About three years ago a speaker was introducing systematic ideology to a MENSA meeting. He spoke, among other things, of anarchism, and tried to make it clear what he understood by the term: a small, highly intellectualised movement, holding that people are perfectly capable of governing themselves and operating an orderly society without the use of authority; holding that it is, in fact, the imposition of authoritarian government that causes most of the trouble in the world. The Chairman in his closing speech swept this aside, declaring that anarchism stands for chaos. We were present at the meeting and were taken back to find the Chairman of a MENSA meeting giving voice to what we had regarded as a vulgar misconception. Only recently have we come to see that he was right; the word anarchism does mean what he took it to mean.
The anarchist movement proposes to abolish authoritarian government and the use of coercion but it does not intend, by doing this, to lower the level of orderliness. It maintains, on the contrary, that the outcome will be a more orderly community. The explanation lies in the belief that if people are not interfered with they will regulate their own behaviour more closely, and to better effect, than any government can do. A term we once encountered in an anarchist pamphlet conveys the idea: “autogestion,” or self-management.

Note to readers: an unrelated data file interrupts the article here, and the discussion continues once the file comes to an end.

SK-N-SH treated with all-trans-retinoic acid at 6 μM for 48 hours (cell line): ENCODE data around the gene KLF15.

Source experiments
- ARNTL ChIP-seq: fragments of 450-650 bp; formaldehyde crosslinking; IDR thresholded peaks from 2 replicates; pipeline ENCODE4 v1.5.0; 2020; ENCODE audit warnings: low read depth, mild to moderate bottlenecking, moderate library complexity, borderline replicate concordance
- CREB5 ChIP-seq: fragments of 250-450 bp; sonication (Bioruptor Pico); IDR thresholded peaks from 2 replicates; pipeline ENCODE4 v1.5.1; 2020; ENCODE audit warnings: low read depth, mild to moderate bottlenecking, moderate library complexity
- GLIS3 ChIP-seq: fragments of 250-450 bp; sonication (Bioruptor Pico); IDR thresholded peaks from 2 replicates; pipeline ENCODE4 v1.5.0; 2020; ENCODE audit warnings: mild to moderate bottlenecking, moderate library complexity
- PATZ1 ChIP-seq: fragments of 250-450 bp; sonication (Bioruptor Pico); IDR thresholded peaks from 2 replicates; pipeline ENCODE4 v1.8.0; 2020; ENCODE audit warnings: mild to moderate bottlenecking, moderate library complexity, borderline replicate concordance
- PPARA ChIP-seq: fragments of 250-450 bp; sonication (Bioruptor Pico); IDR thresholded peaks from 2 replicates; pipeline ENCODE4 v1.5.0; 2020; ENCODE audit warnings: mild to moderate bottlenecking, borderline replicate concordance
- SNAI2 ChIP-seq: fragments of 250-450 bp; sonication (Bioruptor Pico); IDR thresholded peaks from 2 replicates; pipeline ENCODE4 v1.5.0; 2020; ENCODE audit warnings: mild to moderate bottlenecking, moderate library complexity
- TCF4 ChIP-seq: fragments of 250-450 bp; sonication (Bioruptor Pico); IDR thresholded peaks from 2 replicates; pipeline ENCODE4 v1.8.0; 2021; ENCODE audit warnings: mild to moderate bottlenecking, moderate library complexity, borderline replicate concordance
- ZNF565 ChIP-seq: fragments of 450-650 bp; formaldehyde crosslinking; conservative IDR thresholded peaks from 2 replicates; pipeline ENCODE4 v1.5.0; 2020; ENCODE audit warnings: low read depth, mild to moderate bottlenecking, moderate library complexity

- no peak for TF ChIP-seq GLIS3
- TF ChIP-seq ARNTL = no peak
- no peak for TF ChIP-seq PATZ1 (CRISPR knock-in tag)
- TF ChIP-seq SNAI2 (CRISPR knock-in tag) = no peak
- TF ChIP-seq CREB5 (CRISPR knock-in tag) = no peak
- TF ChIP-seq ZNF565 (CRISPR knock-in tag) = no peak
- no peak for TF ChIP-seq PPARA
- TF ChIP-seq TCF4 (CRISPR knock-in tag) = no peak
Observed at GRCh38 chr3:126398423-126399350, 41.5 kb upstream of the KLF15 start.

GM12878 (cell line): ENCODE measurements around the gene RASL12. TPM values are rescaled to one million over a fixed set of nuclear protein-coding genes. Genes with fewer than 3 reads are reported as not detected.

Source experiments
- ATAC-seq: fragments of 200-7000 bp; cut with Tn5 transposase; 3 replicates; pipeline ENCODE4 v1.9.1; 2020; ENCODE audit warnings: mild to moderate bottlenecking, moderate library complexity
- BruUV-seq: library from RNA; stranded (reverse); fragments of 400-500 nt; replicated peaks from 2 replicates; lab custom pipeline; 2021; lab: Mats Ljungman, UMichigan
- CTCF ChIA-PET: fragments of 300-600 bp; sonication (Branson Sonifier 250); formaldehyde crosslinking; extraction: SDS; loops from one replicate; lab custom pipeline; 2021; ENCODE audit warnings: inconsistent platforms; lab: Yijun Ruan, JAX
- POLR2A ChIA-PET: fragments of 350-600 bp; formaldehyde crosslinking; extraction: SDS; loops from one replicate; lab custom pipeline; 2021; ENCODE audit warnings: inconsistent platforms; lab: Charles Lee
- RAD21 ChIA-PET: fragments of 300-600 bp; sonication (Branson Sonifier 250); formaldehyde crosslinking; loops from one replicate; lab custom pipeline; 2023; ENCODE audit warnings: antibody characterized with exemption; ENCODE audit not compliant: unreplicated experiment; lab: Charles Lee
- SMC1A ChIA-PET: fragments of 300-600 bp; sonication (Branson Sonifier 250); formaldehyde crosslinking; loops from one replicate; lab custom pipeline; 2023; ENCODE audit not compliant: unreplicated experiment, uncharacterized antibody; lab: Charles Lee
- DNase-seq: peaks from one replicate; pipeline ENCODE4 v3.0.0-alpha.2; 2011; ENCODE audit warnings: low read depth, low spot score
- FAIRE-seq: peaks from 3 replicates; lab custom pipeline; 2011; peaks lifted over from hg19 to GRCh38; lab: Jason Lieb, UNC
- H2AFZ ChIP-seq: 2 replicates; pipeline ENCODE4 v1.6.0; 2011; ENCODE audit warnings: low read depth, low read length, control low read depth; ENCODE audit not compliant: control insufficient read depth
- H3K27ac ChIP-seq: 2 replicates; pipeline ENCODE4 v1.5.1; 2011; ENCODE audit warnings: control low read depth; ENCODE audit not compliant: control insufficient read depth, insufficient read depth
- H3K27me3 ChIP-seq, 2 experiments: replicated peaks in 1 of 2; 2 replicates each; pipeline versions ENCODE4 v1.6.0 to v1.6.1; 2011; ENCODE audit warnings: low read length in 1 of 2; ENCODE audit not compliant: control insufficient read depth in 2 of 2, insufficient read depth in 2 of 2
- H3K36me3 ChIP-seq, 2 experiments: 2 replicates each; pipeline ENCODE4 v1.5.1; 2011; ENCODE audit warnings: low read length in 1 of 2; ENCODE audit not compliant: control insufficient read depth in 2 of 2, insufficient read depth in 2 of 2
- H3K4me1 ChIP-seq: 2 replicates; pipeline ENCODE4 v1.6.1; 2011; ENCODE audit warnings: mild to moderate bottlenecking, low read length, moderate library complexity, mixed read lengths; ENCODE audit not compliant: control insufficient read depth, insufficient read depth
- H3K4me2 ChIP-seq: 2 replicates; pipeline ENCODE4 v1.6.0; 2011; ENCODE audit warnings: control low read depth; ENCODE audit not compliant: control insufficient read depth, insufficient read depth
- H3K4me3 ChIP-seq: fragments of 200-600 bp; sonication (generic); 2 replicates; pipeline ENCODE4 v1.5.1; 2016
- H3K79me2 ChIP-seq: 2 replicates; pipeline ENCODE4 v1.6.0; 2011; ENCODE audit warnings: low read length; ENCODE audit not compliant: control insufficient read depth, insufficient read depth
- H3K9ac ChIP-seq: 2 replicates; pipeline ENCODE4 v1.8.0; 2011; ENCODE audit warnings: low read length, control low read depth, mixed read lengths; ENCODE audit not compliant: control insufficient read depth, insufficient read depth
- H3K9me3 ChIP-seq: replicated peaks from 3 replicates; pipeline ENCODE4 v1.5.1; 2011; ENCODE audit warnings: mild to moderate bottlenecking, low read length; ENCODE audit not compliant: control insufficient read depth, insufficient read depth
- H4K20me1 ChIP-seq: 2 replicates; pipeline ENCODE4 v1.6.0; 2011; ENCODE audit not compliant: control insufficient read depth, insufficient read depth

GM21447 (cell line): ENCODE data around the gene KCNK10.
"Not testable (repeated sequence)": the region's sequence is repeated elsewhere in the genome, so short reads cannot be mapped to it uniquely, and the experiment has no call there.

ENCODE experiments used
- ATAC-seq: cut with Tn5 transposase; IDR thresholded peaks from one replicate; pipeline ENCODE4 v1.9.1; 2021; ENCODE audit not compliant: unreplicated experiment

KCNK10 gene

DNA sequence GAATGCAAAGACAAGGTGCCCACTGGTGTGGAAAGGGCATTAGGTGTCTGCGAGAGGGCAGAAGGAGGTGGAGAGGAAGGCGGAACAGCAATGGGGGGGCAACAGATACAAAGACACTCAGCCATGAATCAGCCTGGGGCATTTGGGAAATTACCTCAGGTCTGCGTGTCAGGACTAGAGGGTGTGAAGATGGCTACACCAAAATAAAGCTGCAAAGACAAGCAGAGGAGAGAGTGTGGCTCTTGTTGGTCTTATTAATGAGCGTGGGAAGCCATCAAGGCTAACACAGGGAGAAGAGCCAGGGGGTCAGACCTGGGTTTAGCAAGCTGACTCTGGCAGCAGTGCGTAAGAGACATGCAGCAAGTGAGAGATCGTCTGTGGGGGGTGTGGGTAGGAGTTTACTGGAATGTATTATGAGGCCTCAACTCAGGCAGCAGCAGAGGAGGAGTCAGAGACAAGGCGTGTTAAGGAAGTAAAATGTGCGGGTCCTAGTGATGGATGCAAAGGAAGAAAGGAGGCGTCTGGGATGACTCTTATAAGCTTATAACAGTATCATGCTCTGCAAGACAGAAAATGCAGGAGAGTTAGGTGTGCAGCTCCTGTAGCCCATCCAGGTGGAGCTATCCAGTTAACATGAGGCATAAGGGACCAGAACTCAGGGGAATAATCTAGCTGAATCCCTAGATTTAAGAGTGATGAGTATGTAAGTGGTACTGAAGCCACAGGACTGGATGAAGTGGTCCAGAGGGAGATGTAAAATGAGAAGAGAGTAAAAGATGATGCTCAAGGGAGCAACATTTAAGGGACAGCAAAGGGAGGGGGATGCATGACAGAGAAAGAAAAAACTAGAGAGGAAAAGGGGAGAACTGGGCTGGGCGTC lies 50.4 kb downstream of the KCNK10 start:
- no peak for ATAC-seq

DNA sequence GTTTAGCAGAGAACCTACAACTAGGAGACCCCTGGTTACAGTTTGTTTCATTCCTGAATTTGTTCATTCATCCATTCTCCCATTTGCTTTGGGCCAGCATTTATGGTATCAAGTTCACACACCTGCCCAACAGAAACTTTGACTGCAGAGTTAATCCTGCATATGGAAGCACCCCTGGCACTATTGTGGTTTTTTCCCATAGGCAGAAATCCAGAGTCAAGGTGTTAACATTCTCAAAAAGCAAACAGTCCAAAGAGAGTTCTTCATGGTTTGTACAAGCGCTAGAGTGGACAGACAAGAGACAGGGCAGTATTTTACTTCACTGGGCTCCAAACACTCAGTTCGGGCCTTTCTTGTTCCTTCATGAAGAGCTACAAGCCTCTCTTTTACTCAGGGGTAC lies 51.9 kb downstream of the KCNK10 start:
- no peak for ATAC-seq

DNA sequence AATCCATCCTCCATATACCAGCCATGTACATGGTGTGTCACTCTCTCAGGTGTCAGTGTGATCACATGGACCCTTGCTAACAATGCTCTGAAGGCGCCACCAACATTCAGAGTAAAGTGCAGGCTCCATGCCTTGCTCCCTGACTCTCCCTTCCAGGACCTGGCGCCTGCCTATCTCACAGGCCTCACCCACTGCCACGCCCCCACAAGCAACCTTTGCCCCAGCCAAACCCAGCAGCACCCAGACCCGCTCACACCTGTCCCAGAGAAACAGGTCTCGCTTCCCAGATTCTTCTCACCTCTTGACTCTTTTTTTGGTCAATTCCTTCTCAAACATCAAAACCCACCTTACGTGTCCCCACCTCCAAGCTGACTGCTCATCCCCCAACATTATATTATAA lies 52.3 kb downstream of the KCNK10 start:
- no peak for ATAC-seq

We all know, from personal experience, that when you are ruled from outside you can get away with a great deal; an external government simply cannot be watching each of us all the time. But if, as the “anarchists” would have it, each of us is to be ruled from within, then we shall never escape from inspection – or punishment either.
“Anarchism,” taken in its root meaning and in the sense regularly given it by all but the tiny number of professed anarchists, does not refer to absence only of external, authoritarian government, but to absense of government full stop. And the absense of government in this unqualified sense, the absense of government both external and internal, would, as the MENSA Chairman maintained, bring chaos.
What is sought by the people calling themselves anarchists is not absense of government, but the abolition of external government in order to permit the unhindered operation of internal government, self-government. This means that their chosen title is a misnomer; the “anarchist” movement needs another name. “Autogestion” and “self-management” describe what it is working for, but they are not readily turned into adjectives and they lack dynamism. “Omnarchy” comes to mind, but brings no shiver of delight. Any suggestions?